When looking to add more physical activity into your weekly schedule, it’s hard not to get discouraged. We all know that making time for daily workouts can be a challenge. However, when it comes to exercise the good news is that often, a little can equal a lot.
Exercise, unlike say, sleep, has a cumulative effect. While it is recommended that the average adult get at least 150 minutes of physical activity each week, this doesn’t necessarily mean fitting in five separate 30 minute all-out sweat sessions, but rather making sure all of your total activity adds up to 150 minutes.
Of course, 30-minute sessions do have their benefits and given that 30 minutes isn’t outrageously long, it is amazing what kind of high intensity workout can be squeezed out of that short time. But, as we all know, sometimes even finding 30 extra minutes can be challenging, especially when you factor in the time it takes to change, get to a workout space and shower after a sweaty session. Research has shown that even adding small bits of exercise into your day can lead to a significantly lower risk of developing heart disease.
While aiming for mini sessions of at least 10 minutes is ideal, remember that something is always better than nothing, even if that something is a quick one-minute wall squat. If you know how real the struggle of finding time to exercise is, then this post is for you.
Between finding time to eat well, stay on top of your game at work, have a social life and get a decent sleep, we all know carving time for exercise can be tough. Here are a few small things you can change to make getting exercise in a little easier.
Sneaky, Simple Ways To Get More Exercise:
Get off subway or bus one stop early. The distance between stations is usually not that long, so make the most of your commute by getting off one stop early and hoofing it the rest of the way. Try to walk at a moderately brisk pace to increase your heart rate.
Instead of wasting time trying to find that perfect parking spot right by the entrance, park at the other end of the lot where the spots are bountiful and spend the time walking to the door.
While hiking all the way up to the 30th floor of a building may not be realistic (unless this challenge excites you, then by all means go for it), take the stairs when possible. Give yourself a goal of climbing a certain number of flights each day. You can also cut your elevator journey in half and vow to do the other half of it on foot.
Instead of picking up the phone to call someone at work, get out of your chair and walk to their desk down the hall or on the next floor. While you’re at it, do an extra lap of the office for good measure.
When your phone rings at work or at home, take it as a cue to get up and moving around. Walk on the spot or go for a walk if you are on a cellphone.
Set up hourly reminders to move your body. When the alert goes off, get up and stretch, go for a quick walk, or stand up and do some squats.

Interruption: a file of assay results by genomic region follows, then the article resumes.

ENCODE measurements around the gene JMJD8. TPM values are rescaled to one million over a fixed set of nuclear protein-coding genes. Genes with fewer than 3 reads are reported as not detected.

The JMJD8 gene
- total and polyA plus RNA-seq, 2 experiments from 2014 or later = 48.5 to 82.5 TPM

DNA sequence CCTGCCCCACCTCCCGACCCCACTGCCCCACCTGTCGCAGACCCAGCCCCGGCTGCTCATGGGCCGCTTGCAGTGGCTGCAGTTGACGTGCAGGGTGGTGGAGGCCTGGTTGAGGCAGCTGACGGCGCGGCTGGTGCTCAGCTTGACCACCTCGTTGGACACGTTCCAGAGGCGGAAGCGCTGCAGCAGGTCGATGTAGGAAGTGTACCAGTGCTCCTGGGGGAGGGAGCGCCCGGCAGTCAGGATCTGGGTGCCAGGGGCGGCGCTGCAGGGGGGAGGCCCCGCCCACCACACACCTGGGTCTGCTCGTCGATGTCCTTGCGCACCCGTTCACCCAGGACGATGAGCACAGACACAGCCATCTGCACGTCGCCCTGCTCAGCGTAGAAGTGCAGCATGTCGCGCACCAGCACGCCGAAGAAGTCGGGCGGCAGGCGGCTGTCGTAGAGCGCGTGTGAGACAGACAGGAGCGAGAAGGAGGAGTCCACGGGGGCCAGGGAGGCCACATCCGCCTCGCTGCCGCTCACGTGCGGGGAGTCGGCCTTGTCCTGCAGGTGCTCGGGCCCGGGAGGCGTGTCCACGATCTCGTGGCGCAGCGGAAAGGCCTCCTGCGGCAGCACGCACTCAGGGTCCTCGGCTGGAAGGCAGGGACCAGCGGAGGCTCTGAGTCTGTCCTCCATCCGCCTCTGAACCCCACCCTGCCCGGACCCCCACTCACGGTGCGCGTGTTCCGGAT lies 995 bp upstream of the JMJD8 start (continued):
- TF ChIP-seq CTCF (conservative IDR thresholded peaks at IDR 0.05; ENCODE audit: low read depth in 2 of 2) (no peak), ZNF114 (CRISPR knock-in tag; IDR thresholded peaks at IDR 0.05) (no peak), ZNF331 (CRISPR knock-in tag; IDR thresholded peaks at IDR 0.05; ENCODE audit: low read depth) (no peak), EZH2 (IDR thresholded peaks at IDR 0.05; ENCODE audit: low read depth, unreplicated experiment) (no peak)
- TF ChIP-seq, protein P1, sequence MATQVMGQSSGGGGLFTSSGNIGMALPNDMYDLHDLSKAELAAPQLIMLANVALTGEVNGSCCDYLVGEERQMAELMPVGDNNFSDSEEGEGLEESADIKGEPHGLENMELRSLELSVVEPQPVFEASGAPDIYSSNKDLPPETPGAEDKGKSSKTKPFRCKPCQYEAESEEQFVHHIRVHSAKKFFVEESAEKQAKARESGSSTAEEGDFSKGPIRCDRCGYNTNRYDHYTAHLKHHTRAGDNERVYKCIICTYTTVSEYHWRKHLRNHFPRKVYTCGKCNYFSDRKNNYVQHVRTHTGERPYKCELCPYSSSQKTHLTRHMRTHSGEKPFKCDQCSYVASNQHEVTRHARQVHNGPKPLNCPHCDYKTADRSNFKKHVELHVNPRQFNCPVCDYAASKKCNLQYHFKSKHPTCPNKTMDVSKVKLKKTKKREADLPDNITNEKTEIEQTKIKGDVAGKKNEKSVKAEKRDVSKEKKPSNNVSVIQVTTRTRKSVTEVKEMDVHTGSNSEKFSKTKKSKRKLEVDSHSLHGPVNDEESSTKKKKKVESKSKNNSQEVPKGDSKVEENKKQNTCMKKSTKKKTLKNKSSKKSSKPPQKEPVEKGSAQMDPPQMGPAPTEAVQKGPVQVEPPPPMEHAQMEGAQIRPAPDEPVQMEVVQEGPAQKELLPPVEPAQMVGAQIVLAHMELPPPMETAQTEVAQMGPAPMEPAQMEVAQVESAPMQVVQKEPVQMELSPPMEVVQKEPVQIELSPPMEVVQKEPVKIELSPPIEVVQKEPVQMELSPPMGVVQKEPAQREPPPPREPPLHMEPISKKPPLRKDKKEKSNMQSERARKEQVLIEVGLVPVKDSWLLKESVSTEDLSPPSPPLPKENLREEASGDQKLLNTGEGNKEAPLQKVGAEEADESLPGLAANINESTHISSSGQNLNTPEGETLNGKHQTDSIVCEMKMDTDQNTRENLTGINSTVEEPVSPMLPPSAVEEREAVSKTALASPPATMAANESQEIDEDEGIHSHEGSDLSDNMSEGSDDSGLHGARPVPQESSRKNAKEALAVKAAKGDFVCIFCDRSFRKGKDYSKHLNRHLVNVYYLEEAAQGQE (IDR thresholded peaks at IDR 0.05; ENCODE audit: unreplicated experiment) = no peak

Instead of grabbing a coffee when you hit that mid-afternoon slump, get up and do some jumping jacks first. If you still need that coffee afterwards, jog to your favourite java joint and walk an extra lap around the block once you’ve got it.
If you are waiting for something at home like a returned call or food in the microwave, make the most of your time by doing a quick wall sit or standing calf raises.
Keep a small hand weight nearby at work and periodically do some bicep curls throughout the day.
If you’re watching TV, make sure to get up during the commercial breaks or get down on the floor and do some planks. For those of us who subsist on Netflix (you know who you are), don’t just sit there like a log binge-watching your favourite show for five hours straight. Set a timer, and every five minutes, plank for one minute; you won’t believe how strong your core will be by the time you’re done with Breaking Bad.
While grocery shopping, carry two large totes and load them up instead of grabbing a cart. Just be sure to evenly distribute your goods.
Plan active outings with friends and family. Hit up a new fitness class, plan a game of touch football or even just incorporate a night of serious dancing into your social plans.
Drink a lot of water. Not only is staying hydrated incredibly beneficial to your health but the increased water intake will result in increased bathroom trips which means more walking. This also means you’ll have to get up more to refill your water bottle.
If all else fails, simply aim to sit less. The scary thing about sitting is that even when we are very active outside of our sedentary jobs and behaviours, the negative effects of prolonged periods of sitting seem to outweigh the benefits of exercise.
Remember, the key to seeing actual gains is not about how long you do it for but about intensity. During any short period of activity, try and rev it up a bit and get your heart racing. These bursts of high intensity training should be uncomfortable. The greatest benefits will come when you work at an intensity level of about 8 to 9 out of 10, no matter how long the session may be.